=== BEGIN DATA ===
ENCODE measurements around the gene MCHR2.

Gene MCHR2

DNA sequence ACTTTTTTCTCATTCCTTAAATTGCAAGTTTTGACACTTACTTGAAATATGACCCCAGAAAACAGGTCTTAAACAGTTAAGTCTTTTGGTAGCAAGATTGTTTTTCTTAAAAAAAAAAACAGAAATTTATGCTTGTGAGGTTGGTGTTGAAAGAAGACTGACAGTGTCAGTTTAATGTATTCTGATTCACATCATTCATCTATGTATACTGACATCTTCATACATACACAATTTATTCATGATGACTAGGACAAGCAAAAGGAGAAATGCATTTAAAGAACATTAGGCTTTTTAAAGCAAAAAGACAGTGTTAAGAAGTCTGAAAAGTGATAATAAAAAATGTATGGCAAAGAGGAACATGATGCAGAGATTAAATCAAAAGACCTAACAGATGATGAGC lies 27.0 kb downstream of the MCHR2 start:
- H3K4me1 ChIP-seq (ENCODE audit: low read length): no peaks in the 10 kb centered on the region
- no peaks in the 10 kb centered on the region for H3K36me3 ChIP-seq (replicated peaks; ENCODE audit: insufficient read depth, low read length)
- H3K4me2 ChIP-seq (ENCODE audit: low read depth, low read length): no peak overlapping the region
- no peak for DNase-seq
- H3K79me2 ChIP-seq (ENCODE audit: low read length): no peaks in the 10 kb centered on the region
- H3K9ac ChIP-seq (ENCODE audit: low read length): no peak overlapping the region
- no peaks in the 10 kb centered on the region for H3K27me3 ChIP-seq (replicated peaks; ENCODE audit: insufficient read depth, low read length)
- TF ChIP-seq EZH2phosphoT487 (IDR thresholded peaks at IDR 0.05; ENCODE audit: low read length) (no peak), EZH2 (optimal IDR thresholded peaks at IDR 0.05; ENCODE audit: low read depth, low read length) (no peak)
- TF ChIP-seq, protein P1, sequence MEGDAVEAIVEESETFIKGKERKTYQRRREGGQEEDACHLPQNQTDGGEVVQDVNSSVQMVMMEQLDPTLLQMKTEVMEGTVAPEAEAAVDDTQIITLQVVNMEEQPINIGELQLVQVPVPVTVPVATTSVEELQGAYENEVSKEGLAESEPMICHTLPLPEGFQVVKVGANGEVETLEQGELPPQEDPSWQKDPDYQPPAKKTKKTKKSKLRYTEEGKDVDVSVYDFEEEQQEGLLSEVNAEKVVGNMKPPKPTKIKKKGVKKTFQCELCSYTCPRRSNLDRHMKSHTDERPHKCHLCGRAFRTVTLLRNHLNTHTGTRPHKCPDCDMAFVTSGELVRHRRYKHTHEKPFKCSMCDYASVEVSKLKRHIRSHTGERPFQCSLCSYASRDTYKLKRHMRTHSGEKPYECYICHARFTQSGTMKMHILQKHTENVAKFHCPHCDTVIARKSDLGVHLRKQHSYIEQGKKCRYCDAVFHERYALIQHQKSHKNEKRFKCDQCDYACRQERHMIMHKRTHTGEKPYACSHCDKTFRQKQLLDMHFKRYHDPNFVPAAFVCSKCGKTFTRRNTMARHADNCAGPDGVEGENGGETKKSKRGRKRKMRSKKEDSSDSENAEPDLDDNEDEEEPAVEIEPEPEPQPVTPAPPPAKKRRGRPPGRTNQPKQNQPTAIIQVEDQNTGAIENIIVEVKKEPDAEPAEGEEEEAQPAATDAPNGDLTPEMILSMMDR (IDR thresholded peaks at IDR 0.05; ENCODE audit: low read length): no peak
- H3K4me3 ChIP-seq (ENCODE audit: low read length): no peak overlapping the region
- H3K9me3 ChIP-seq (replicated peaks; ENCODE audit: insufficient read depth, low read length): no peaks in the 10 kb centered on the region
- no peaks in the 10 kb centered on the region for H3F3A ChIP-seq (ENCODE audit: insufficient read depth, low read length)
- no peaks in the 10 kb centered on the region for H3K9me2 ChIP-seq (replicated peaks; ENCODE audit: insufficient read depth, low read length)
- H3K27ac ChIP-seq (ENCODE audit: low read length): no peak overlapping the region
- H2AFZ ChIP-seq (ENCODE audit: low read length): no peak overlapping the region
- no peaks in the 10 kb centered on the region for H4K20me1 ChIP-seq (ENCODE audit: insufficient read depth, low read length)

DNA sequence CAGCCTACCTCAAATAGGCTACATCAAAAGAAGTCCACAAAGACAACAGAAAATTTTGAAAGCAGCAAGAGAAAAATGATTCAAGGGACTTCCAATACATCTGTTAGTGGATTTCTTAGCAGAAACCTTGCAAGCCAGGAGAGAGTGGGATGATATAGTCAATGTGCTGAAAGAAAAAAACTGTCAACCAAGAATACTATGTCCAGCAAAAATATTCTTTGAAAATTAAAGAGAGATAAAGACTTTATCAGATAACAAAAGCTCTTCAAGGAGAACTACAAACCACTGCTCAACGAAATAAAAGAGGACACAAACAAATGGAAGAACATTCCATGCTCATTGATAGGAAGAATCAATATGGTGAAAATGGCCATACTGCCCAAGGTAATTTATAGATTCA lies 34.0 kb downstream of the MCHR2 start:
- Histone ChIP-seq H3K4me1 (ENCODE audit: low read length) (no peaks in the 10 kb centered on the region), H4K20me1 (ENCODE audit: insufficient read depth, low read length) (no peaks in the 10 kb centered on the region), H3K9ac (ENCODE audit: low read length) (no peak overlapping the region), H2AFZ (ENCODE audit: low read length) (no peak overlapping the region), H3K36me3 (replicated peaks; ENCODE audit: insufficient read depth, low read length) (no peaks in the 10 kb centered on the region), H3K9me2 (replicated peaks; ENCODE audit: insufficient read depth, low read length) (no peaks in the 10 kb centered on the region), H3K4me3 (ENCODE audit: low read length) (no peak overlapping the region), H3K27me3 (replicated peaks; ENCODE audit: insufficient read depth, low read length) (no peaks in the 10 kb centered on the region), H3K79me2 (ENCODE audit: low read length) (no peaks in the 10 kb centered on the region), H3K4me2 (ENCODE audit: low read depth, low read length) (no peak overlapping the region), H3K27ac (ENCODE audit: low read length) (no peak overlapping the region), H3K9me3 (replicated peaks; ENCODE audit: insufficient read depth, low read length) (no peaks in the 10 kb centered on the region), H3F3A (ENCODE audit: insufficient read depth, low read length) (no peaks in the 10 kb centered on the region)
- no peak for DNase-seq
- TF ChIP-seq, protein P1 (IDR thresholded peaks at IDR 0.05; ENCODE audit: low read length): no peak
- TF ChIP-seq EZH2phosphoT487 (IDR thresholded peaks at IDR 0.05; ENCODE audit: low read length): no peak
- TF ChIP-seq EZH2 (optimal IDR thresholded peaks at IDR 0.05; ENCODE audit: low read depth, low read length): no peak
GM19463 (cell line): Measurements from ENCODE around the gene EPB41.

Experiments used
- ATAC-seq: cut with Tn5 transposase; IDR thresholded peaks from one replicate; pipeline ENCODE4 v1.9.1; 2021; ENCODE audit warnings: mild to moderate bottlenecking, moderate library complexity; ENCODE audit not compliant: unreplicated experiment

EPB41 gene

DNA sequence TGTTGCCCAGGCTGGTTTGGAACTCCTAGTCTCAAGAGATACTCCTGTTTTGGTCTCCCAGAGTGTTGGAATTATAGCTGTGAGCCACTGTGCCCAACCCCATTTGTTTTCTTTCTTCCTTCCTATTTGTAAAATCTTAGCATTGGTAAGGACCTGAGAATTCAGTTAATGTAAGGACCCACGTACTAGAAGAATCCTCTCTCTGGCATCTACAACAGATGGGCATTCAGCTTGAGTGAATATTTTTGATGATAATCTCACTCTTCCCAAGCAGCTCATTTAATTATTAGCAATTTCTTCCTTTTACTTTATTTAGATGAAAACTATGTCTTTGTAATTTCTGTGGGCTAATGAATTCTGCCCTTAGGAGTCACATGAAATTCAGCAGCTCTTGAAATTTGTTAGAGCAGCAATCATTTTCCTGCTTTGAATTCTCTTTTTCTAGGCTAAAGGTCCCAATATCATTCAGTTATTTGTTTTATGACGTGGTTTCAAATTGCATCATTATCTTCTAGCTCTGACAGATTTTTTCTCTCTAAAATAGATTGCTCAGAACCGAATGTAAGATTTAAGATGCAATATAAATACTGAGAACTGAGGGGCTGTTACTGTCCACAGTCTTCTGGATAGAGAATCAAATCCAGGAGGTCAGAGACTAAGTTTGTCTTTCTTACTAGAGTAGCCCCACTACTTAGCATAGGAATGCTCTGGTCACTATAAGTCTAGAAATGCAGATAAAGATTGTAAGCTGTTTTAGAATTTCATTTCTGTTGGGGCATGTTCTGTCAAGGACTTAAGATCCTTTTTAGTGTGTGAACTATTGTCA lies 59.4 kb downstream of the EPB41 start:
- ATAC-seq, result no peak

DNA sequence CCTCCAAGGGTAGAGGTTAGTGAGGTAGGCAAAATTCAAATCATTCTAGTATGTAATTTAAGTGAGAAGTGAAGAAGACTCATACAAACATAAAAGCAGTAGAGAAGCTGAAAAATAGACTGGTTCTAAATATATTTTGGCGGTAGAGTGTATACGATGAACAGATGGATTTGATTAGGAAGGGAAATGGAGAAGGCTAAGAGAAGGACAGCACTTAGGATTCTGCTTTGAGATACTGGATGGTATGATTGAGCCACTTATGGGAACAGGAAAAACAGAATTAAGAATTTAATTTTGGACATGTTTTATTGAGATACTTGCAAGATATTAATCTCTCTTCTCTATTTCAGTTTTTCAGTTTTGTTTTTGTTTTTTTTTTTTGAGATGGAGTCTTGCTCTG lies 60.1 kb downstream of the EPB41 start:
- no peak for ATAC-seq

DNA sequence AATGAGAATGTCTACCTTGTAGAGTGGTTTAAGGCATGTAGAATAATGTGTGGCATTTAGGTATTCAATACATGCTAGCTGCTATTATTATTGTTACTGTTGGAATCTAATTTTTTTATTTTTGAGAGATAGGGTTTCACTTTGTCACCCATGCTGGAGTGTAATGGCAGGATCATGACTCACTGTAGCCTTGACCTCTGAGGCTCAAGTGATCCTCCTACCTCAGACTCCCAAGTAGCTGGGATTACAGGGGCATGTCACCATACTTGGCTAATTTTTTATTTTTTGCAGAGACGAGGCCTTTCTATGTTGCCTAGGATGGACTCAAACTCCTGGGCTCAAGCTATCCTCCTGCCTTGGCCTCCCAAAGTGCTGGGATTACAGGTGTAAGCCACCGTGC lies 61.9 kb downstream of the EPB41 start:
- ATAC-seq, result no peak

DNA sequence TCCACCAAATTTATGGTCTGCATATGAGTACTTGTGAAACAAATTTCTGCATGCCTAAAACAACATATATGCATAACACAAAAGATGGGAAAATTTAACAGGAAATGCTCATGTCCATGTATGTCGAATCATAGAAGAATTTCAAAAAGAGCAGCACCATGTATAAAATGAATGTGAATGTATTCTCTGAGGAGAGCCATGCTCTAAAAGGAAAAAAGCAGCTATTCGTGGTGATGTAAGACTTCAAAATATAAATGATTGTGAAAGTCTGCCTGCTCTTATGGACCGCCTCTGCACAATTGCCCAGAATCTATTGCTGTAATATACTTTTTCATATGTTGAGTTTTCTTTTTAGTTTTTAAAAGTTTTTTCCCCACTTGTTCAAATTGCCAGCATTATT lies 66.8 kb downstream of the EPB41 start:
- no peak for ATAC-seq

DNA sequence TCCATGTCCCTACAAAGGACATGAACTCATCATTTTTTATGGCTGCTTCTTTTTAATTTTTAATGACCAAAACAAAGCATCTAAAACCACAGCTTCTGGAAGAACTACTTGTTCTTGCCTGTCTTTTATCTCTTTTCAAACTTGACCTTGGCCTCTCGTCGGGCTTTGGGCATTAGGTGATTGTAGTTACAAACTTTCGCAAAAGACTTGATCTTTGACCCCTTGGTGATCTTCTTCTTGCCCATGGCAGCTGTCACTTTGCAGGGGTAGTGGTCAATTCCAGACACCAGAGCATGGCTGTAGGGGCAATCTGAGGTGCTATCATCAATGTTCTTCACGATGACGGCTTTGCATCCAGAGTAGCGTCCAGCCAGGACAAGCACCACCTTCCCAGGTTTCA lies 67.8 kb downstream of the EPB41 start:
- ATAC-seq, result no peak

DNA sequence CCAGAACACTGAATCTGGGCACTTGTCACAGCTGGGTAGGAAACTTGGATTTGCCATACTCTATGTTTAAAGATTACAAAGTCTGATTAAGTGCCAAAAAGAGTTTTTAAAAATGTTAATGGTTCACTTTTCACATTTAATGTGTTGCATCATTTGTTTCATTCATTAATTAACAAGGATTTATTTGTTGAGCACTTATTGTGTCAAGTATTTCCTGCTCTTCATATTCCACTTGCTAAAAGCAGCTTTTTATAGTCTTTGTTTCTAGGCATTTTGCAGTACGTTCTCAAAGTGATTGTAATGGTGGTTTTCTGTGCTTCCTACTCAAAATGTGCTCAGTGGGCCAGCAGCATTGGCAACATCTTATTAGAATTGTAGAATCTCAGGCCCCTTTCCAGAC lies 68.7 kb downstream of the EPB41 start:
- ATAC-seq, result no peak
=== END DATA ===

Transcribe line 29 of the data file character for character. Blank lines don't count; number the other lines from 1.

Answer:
EPB41 gene